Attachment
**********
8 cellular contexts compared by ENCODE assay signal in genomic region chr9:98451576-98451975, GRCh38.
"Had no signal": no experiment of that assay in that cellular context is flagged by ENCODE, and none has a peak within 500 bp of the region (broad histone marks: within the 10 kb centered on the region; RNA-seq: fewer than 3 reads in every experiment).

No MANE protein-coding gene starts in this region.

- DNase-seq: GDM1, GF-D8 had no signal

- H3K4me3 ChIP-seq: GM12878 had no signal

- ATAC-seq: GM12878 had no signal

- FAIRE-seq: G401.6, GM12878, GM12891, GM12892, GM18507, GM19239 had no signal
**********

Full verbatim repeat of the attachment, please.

8 cellular contexts compared by ENCODE assay signal in genomic region chr9:98451576-98451975, GRCh38.
"Had no signal": no experiment of that assay in that cellular context is flagged by ENCODE, and none has a peak within 500 bp of the region (broad histone marks: within the 10 kb centered on the region; RNA-seq: fewer than 3 reads in every experiment).

No MANE protein-coding gene starts in this region.

- DNase-seq: GDM1, GF-D8 had no signal

- H3K4me3 ChIP-seq: GM12878 had no signal

- ATAC-seq: GM12878 had no signal

- FAIRE-seq: G401.6, GM12878, GM12891, GM12892, GM18507, GM19239 had no signal